In late 2014, I gave a speech at a conference in New York City about the positive impact of the fiscal reforms undertaken by the Chretien government in the 1990s. Following my talk there was plenty of flattering chatter about Canada as a global leader of advanced industrial countries. One delegate, who leads a prominent American think tank, approached me to proclaim his admiration for Canada’s then Prime Minister. “Stephen Harper is the strongest champion of freedom on the world stage. Unequivocally.” he firmly told me. “He leads with Churchillian clarity, whether it’s on Israel’s right to exist, Putin’s aggression, or the Islamic threat, he’s incredibly on point. We could only dream of having a leader like that here in the U.S.”
While principled conservatives in Canada didn’t always agree with Harper’s occasionally erratic foreign policy – our schizophrenic relationship with China being a major point of contention – when it came to the largest threat of our time, the menace of Islamic terrorism, Harper was consistent and strong. He led not only Canada but also the world in defining how a modern state must respond to the multi-headed threat of Islamic terrorism.
As Paul Bunner and Michael Taube wrote of Harper in these pages in late 2014, as “a little-travelled man who showed scant interest in foreign policy during his early political career, Harper cut an unlikely figure as future global statesman.” And yet, foreign policy and national security developed into Harper’s strongest file as Prime Minister. He became a confident and influential statesman and left Canada stronger and safer than it was under previous administrations. Harper’s approach involved three key components – the revival of hard power, taking a principled approach to foreign policy, and identifying the role of both state and non-state actors in global terrorism. Each led to significant achievements that profoundly changed Canada’s foreign policy.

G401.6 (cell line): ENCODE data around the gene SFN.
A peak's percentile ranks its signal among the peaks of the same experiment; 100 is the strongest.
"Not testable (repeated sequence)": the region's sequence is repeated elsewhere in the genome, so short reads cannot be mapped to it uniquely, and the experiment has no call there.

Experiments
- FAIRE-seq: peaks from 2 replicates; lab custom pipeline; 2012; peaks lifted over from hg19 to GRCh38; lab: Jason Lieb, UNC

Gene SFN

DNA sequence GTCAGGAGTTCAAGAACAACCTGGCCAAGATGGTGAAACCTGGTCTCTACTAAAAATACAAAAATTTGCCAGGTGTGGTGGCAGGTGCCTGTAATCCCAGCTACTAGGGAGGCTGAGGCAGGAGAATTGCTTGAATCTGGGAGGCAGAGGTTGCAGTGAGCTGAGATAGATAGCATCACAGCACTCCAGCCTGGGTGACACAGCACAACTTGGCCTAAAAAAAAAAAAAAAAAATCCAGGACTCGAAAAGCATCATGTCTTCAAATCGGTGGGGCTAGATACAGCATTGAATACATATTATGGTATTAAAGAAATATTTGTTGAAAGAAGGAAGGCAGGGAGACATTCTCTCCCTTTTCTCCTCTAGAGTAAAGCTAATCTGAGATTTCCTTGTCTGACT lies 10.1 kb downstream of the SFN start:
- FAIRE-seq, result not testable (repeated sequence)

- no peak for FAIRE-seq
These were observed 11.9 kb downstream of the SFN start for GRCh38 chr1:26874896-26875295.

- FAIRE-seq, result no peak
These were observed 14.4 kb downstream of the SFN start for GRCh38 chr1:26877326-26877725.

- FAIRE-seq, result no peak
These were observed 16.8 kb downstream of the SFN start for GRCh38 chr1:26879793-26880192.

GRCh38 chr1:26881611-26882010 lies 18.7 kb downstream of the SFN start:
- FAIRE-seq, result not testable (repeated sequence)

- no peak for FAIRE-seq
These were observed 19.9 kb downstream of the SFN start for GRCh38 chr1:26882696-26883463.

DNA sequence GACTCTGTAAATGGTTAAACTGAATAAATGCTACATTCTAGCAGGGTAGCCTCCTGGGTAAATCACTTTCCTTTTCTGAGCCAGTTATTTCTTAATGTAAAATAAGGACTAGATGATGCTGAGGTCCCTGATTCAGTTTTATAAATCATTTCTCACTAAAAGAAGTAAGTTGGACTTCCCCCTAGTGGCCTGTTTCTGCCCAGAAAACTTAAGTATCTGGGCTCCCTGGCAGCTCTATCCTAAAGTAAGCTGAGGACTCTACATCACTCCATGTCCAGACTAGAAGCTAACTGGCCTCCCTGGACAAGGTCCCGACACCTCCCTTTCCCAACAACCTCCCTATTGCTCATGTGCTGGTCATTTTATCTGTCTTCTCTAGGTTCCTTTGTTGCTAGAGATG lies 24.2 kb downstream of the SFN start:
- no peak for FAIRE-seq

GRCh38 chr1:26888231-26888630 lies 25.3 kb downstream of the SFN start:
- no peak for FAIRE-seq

The revival of hard power
Canada’s historic foreign policy could rightly be defined as the promotion of soft power; seeking to influence the world through international institutions, multilateral agreements, and abiding by the veil of consensus at the United Nations. Harper rejected the idea that Canada would sit on the sidelines and play the role of “helpful fixer” in world affairs. Instead he unabashedly promoted and supported Canada’s military, notably by committing to an outsized role in the bloody Kandahar theatre of war in Afghanistan.
When the primary threat of Islamist terror shifted from the Taliban and Al Qaeda in Afghanistan to the Islamic State in Syria and Iraq, Harper eagerly committed Canada to the U.S.-led coalition formed to stop IS. The contribution included 69 special forces members to train Kurdish soldiers, 600 Air Force personnel, six CF-18 fighter jets, two surveillance planes, and one re-fueling tanker. Though a small contingent compared to our allies, it was a relatively big effort for Canada’s small military, and a clear message of support for offensive action against the latest violent mutation of Islamofacism.